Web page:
Tag: Rome

Running in Rome with Doug Haldeman

When I started running seriously several years ago, I never dreamed I’d get hooked on marathons – let alone in foreign countries! Yet there I was, lined up at the start of the Rome Marathon on March 20, feeling that strange mix of pre-race excitement and anxiety. To say that this wasn’t on my screen a few years ago is an understatement: I was happy, at first, just to make it the 2.8 miles around Green Lake in a half an hour.

But the more I ran, the more I wanted to run. I’d never been athletic as a younger man, but lo and behold, at almost 60 – discovered that there was an “inner jock” inside the whole time, just waiting for me to give him the chance to run free. At first, I set my sights on a 10-k; then a Half Marathon. And another. Before long, I was wondering: could I actually complete a whole marathon?

The first one (Vancouver) wasn’t pretty, as I followed someone off-course for two miles and ended up running 28 miles, collapsing in a heap at the finish. Since then, however, my times have improved (I won’t even tell you where I started, but I had a PR in Rome of 4:47) due to two things: great training and determination, or “pure stubbornness”.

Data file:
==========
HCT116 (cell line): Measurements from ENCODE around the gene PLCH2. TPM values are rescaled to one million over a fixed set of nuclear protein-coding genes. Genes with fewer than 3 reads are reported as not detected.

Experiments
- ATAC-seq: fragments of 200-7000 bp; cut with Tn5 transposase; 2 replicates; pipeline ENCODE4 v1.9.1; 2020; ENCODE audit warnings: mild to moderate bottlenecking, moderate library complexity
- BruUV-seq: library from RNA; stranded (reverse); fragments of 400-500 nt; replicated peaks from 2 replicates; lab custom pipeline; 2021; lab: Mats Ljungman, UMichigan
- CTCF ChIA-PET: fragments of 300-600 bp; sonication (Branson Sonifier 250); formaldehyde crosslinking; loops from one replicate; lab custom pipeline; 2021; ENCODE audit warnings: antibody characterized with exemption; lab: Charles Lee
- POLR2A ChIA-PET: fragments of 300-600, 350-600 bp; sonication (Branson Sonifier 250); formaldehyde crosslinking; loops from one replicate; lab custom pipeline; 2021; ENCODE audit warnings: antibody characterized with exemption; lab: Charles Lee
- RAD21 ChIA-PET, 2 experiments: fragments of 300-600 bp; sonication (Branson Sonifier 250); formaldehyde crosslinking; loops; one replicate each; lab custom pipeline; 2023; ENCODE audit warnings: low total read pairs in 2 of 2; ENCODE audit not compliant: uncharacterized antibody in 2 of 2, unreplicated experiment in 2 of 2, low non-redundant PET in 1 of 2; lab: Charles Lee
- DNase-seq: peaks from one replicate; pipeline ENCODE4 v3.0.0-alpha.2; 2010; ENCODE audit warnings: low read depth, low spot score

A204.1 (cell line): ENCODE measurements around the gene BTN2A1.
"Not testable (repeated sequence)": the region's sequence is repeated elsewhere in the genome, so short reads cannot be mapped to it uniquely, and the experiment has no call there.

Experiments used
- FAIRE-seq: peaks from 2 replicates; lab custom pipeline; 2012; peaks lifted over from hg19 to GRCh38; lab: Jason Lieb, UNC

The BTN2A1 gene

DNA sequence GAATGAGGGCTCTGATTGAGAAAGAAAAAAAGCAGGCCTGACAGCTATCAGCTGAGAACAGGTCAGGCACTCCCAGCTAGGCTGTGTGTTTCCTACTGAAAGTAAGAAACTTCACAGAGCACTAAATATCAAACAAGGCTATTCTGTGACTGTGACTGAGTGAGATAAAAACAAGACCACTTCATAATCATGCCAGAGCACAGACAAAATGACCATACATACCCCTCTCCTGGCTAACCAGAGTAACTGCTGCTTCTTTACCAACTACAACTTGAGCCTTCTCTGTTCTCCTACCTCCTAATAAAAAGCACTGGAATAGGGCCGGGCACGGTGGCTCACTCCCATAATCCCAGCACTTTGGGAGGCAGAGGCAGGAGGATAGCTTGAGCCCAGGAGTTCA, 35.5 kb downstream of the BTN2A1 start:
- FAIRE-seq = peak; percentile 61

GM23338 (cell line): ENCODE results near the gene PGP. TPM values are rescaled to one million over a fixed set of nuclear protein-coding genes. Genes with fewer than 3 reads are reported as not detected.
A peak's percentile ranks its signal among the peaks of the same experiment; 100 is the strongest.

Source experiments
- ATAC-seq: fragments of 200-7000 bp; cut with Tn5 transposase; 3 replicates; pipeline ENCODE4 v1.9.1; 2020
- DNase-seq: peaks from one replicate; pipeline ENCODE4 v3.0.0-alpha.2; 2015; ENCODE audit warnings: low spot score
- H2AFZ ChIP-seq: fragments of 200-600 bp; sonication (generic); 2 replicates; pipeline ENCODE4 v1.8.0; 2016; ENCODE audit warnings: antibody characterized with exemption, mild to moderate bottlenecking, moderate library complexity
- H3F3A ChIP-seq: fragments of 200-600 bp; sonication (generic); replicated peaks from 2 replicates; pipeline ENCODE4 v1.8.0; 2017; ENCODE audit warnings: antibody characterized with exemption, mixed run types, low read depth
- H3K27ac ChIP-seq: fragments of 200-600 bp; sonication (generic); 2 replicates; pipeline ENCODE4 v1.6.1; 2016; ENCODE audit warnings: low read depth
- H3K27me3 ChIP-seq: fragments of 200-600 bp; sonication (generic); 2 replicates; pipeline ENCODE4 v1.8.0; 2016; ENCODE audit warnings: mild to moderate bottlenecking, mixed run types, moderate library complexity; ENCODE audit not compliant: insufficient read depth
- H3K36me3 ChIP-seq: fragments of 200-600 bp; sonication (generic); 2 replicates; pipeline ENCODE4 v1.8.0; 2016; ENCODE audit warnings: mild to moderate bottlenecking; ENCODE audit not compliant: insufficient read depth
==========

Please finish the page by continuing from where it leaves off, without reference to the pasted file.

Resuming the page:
I credit my first trainer, Jared Weigand, and my first running coach and mentor, Tim Koffler, with sparking my interest, and helping me find a deep belief in myself. I currently work with Joel Mitchell, who has kept me on track (pun intended) to improve my times by improving my conditioning. I like my training regimen; it’s the time I spend with myself, lost in my own thoughts, listening to music, or just enjoying the scenery. Joel has structured it so that I can improve my times and my endurance – very important in long-distance running. Could I do it on my own? Yes, but not with the results I’m getting with a trainer.

Rome was the race of a lifetime a sunny day with big puffy clouds and ideal temperature, and a cooling breeze. The race takes you through a different era in human history every mile. From the Colloseum to the monument honoring the unification of Italy to the Vatican to the touristed areas of the Piazza Navona and the Trevi Fountain, this race has a beautiful course and gentle, forgiving changes in elevation. The race motto was “start your dreams”. And I say, once you start, keep them going!